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Staff photo by JAY FRIESSSamantha Pfeiffer of Port Republic, left, and Kyle Miller of Chaptico are two children who could benefit from the Southern Maryland Muscular Dystrophy Association's 24th annual yard fair, scheduled for Sept. 6, at the Charlotte Hall Farmers' Market.
When the Southern Maryland chapter of the Muscular Dystrophy Association holds its 24th annual yard fair at the Charlotte Hall Farmers' Market this Labor Day, many of the families volunteering for the event will do so with faith in the future.
For the veteran volunteers whose MD-stricken children now are entering the later stages of the disease, the goal is to blaze an easier path for families who are just beginning to cope with the disease and keep the hope burning for a cure.
"To me, it's finding a cure so other families don't have to go through what we're going through," Darlene Miller of Chaptico said of what her fourth year of helping with the yard fair means to her.
Miller's grandson, Kyle, 8, suffers from centronuclear myopathy, one of the 43 muscle-wasting diseases that fall under the muscular dystrophy umbrella term. Since birth, he has been dependent on a ventilator to breathe and is now dependent on a wheelchair for mobility.
"He has one of the more severe forms," Miller said. "[MDA helps] as far as with his equipment and stuff."
The McAffery brothers, Christopher, 18, and Tyler, 19, of Lusby, have Duchenne muscular dystrophy, a less severe form of the disease. But they have reached the age where symptoms have begun to accelerate and they understand the social stigma of their condition. Their father, Bo McAffery, said his sons have lost interest in going to MDA's annual summer camps.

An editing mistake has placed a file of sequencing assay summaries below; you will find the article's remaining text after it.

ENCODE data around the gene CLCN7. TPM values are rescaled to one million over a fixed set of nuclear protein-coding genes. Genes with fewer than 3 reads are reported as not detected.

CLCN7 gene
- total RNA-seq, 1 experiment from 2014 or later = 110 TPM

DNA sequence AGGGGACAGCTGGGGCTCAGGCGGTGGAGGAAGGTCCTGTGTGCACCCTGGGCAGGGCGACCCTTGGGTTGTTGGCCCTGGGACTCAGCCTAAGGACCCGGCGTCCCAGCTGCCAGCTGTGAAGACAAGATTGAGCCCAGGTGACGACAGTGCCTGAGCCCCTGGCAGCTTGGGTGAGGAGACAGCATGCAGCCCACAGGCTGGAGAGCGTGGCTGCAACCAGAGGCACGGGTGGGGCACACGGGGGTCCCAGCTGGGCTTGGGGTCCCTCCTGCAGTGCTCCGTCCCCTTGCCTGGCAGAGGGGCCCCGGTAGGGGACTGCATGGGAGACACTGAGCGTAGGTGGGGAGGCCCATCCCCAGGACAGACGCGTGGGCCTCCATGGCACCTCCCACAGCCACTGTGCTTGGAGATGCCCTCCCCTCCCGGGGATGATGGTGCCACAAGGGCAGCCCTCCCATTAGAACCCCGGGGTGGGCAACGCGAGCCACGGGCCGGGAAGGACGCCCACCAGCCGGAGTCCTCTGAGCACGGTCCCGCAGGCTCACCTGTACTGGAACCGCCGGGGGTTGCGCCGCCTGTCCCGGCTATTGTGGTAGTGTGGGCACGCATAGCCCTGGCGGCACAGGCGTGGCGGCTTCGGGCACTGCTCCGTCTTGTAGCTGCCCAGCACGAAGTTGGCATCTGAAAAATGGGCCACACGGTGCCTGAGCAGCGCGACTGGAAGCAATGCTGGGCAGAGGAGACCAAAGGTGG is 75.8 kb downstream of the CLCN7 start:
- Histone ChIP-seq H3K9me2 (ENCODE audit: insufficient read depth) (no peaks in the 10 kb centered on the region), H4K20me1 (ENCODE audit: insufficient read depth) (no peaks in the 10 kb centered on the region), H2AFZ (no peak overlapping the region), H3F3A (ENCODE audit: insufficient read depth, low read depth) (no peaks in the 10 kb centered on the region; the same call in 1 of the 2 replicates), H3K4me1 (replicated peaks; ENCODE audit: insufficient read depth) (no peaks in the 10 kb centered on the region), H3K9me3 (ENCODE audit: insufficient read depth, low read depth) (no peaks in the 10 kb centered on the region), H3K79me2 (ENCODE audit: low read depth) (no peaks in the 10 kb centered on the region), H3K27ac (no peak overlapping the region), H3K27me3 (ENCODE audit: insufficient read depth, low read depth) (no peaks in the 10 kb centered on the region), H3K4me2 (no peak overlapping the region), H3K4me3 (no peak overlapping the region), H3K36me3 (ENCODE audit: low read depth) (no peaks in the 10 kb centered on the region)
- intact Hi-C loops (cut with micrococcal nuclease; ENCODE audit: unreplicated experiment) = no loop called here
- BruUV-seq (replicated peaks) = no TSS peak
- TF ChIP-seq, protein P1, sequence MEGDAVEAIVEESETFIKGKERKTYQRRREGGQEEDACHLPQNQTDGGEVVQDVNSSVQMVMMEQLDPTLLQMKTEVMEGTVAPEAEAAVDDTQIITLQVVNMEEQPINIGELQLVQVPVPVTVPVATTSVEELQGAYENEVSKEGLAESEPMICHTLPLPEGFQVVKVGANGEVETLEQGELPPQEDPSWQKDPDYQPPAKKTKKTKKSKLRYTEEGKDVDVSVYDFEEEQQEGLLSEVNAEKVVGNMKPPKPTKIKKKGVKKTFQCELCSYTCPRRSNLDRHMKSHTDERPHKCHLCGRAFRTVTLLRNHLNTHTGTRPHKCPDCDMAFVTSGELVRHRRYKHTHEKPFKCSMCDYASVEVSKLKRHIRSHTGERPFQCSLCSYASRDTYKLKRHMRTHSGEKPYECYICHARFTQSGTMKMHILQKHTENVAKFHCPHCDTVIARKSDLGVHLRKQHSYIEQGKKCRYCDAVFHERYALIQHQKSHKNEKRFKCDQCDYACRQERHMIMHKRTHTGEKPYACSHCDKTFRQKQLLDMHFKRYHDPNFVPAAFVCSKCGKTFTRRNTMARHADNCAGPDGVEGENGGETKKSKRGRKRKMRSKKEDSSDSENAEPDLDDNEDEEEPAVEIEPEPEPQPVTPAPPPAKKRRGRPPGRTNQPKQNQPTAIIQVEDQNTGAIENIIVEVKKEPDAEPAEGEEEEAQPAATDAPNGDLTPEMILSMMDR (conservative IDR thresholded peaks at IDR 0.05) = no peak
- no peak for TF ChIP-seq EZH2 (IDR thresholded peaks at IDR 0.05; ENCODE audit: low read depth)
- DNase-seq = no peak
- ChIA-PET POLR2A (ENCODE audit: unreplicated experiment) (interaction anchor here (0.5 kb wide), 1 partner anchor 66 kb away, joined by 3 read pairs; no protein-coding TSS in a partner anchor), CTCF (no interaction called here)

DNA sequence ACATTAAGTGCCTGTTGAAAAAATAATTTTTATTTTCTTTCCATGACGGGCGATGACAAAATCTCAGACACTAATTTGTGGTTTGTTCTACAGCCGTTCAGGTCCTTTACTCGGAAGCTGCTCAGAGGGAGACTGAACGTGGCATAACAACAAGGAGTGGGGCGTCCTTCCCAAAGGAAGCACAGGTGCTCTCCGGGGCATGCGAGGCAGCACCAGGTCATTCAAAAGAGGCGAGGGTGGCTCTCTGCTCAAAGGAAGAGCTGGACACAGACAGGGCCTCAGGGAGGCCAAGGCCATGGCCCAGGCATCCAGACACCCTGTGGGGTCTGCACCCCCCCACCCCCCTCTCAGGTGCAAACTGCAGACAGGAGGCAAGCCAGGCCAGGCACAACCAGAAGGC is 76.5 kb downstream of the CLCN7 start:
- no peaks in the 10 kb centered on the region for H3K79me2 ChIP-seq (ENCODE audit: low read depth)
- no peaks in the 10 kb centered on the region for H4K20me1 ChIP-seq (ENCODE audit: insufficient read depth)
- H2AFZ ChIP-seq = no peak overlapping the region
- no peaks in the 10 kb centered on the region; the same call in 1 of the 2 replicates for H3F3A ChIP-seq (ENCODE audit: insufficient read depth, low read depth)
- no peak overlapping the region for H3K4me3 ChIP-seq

"They're not that big into it," McAffery said. "They're not into socializing just because they have a condition."
And McAffery said his family has had no trouble financially supporting the brothers, even though he noted, "There's a lot of things insurance won't cover."
However, McAffery said, "My sons have benefited from the MDA in terms that they maintain a clinic." The Greenbelt clinic, McAffery said, is staffed with physicians who are familiar with the symptoms and complications of MD, a rarity in most general hospitals.
"I know that they help a lot of other families," McAffery said. For that reason, he said he will be at the yard fair this year, as he has been for the last 10 years, unloading donated goods for sale.
McAffery will be joined by Joanne Rivers of St. Mary's City, who said she also plans to help unload the truck early in the morning and help with the sale. However, this year, Rivers said she will not be dressing as a clown or selling kisses as she has in years past. "I made a lot of money," Rivers said of her kissing sales. But Rivers said she had to donate a lot of her dignity to the effort. Rivers considered the indignity a small one compared to those her son, Ben, 15, must endure every day.
"Sit in a chair; don't move," Rivers said, explaining how it feels to be her son, who has severely limited motor ability. "When you get an itch on your nose, it's absolute torture."
Rivers recalled once scolding her son for berating his younger sister, only to be stunned by her son's frustrated response. "He said, Mom, I can't slam my door or stomp away. All I have is my mouth,'" Rivers recalled.
Rivers said there are ideas for technologies and medical advances that could help her son if they ever were manufactured.
"There's stuff that we need for Ben that hasn't been invented," Rivers said, noting she and her husband have suffered back injuries and hernias from helping their son bathe and dress. "You improvise."
Rivers said she hopes that Southern Marylanders will join MDA families in investing in a future that mitigates or eradicates MD.
"They need to come," Rivers said. "Give as much money as you possibly can."
How to donate
The Southern Maryland Muscular Dystrophy Association is seeking donations for its 24th annual yard fair, scheduled for Sept. 6 at the Charlotte Hall Farmers' Market.
The association is seeking anything salable that is not "rusted, busted or broken."
No donation is too small.
To volunteer or drop off items, call Janet Nagle at 301-884-8195. To have items picked up, call Jimmy Miller at 301-752-3151 or David Adams at 301-884-2517.
For more information, go to SoMDMDA.org.